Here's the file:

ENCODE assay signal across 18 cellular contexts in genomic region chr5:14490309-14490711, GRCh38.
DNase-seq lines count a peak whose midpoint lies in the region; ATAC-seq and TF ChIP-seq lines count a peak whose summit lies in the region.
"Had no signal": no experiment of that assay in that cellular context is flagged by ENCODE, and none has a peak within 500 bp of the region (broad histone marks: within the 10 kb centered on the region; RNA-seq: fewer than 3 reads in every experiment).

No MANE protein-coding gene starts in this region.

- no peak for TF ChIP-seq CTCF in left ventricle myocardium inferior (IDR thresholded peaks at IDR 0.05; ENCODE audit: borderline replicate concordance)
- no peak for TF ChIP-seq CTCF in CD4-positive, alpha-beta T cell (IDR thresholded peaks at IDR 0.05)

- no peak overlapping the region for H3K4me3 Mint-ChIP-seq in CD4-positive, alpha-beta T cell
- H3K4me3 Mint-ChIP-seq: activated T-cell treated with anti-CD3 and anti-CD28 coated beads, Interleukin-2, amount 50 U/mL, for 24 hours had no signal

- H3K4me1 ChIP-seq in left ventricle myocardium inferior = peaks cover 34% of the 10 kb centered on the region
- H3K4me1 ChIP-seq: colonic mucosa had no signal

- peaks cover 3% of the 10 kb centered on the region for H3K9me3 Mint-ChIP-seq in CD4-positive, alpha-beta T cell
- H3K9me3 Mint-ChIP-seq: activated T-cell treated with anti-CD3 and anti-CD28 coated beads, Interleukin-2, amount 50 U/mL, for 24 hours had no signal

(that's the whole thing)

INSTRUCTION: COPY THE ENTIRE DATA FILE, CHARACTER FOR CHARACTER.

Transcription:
ENCODE assay signal across 18 cellular contexts in genomic region chr5:14490309-14490711, GRCh38.
DNase-seq lines count a peak whose midpoint lies in the region; ATAC-seq and TF ChIP-seq lines count a peak whose summit lies in the region.
"Had no signal": no experiment of that assay in that cellular context is flagged by ENCODE, and none has a peak within 500 bp of the region (broad histone marks: within the 10 kb centered on the region; RNA-seq: fewer than 3 reads in every experiment).

No MANE protein-coding gene starts in this region.

- no peak for TF ChIP-seq CTCF in left ventricle myocardium inferior (IDR thresholded peaks at IDR 0.05; ENCODE audit: borderline replicate concordance)
- no peak for TF ChIP-seq CTCF in CD4-positive, alpha-beta T cell (IDR thresholded peaks at IDR 0.05)

- no peak overlapping the region for H3K4me3 Mint-ChIP-seq in CD4-positive, alpha-beta T cell
- H3K4me3 Mint-ChIP-seq: activated T-cell treated with anti-CD3 and anti-CD28 coated beads, Interleukin-2, amount 50 U/mL, for 24 hours had no signal

- H3K4me1 ChIP-seq in left ventricle myocardium inferior = peaks cover 34% of the 10 kb centered on the region
- H3K4me1 ChIP-seq: colonic mucosa had no signal

- peaks cover 3% of the 10 kb centered on the region for H3K9me3 Mint-ChIP-seq in CD4-positive, alpha-beta T cell
- H3K9me3 Mint-ChIP-seq: activated T-cell treated with anti-CD3 and anti-CD28 coated beads, Interleukin-2, amount 50 U/mL, for 24 hours had no signal